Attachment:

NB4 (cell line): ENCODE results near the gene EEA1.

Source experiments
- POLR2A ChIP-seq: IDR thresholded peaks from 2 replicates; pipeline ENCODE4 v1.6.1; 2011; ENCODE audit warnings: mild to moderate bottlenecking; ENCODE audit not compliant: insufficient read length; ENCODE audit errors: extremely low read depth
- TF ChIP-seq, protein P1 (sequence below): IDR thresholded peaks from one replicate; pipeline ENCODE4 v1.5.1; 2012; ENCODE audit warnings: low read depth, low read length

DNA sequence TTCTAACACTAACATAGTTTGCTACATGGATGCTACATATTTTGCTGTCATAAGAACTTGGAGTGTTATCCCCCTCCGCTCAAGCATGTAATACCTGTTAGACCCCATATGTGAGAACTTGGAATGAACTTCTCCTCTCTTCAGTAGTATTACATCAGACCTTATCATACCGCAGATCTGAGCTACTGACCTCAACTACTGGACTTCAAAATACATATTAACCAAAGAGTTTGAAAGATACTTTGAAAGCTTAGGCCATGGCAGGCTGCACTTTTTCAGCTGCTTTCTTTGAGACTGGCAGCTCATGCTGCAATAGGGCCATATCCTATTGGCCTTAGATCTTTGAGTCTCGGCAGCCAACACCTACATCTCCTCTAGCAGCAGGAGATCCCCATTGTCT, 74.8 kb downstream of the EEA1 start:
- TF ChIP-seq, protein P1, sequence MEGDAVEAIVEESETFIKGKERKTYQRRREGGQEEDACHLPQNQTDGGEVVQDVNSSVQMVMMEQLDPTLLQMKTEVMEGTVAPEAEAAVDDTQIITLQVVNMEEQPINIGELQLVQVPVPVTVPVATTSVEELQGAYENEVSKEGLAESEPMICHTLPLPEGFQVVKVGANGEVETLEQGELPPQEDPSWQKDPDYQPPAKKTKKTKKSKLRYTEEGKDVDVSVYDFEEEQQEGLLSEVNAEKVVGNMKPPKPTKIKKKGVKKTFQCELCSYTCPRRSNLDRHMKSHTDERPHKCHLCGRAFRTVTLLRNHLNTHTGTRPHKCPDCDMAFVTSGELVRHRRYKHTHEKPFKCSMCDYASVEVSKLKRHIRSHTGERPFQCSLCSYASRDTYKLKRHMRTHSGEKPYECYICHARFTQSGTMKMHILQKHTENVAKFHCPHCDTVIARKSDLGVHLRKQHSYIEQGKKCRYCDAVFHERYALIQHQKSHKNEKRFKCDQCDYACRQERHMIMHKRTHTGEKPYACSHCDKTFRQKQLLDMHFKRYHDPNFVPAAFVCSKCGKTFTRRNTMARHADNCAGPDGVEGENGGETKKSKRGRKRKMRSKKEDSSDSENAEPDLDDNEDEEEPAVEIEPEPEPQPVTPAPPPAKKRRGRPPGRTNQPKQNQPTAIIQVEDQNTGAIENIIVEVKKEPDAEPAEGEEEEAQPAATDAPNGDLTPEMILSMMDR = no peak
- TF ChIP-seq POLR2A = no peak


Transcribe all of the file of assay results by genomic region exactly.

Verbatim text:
NB4 (cell line): ENCODE results near the gene EEA1.

Source experiments
- POLR2A ChIP-seq: IDR thresholded peaks from 2 replicates; pipeline ENCODE4 v1.6.1; 2011; ENCODE audit warnings: mild to moderate bottlenecking; ENCODE audit not compliant: insufficient read length; ENCODE audit errors: extremely low read depth
- TF ChIP-seq, protein P1 (sequence below): IDR thresholded peaks from one replicate; pipeline ENCODE4 v1.5.1; 2012; ENCODE audit warnings: low read depth, low read length

DNA sequence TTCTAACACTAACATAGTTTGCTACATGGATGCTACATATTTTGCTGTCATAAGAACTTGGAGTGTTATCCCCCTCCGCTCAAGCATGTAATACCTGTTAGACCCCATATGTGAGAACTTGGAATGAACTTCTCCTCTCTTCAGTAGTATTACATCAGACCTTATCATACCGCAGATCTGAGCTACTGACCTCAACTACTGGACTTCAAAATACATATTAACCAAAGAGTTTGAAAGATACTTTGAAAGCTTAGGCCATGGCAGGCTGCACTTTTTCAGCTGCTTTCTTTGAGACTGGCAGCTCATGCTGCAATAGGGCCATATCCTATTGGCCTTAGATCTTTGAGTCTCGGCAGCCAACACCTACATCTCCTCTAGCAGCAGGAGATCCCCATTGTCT, 74.8 kb downstream of the EEA1 start:
- TF ChIP-seq, protein P1, sequence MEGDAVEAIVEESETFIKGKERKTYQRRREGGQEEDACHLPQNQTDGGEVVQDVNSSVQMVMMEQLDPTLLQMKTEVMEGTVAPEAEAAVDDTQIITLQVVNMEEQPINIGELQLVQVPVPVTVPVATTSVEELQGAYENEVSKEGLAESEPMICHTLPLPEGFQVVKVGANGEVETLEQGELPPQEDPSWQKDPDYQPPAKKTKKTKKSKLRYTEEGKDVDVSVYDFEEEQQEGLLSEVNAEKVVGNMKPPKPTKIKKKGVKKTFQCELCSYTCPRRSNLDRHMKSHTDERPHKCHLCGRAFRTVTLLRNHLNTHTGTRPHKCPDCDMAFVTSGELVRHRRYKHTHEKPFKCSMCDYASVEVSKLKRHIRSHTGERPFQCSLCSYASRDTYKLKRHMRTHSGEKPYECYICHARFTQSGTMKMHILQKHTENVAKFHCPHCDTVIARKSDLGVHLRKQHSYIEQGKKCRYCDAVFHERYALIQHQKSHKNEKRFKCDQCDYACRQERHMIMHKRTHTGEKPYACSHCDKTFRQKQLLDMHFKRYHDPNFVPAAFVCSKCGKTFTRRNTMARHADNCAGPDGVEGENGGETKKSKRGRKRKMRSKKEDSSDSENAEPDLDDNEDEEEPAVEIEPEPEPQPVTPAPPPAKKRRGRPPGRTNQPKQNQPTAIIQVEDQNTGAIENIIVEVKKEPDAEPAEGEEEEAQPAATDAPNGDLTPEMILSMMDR = no peak
- TF ChIP-seq POLR2A = no peak